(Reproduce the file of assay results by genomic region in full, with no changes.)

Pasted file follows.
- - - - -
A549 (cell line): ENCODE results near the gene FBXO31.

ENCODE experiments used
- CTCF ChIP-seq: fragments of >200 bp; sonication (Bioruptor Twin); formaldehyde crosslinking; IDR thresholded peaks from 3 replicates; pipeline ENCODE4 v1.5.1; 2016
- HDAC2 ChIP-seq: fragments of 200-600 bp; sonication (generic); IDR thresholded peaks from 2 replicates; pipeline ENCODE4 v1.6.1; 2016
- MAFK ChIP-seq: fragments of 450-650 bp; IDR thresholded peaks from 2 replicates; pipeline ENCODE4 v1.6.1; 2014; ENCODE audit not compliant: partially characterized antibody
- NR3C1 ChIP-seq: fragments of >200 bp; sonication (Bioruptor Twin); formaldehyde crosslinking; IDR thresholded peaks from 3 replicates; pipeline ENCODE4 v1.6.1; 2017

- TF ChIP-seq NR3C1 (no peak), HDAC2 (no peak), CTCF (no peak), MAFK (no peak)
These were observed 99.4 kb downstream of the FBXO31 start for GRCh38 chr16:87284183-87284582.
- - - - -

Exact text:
A549 (cell line): ENCODE results near the gene FBXO31.

ENCODE experiments used
- CTCF ChIP-seq: fragments of >200 bp; sonication (Bioruptor Twin); formaldehyde crosslinking; IDR thresholded peaks from 3 replicates; pipeline ENCODE4 v1.5.1; 2016
- HDAC2 ChIP-seq: fragments of 200-600 bp; sonication (generic); IDR thresholded peaks from 2 replicates; pipeline ENCODE4 v1.6.1; 2016
- MAFK ChIP-seq: fragments of 450-650 bp; IDR thresholded peaks from 2 replicates; pipeline ENCODE4 v1.6.1; 2014; ENCODE audit not compliant: partially characterized antibody
- NR3C1 ChIP-seq: fragments of >200 bp; sonication (Bioruptor Twin); formaldehyde crosslinking; IDR thresholded peaks from 3 replicates; pipeline ENCODE4 v1.6.1; 2017

- TF ChIP-seq NR3C1 (no peak), HDAC2 (no peak), CTCF (no peak), MAFK (no peak)
These were observed 99.4 kb downstream of the FBXO31 start for GRCh38 chr16:87284183-87284582.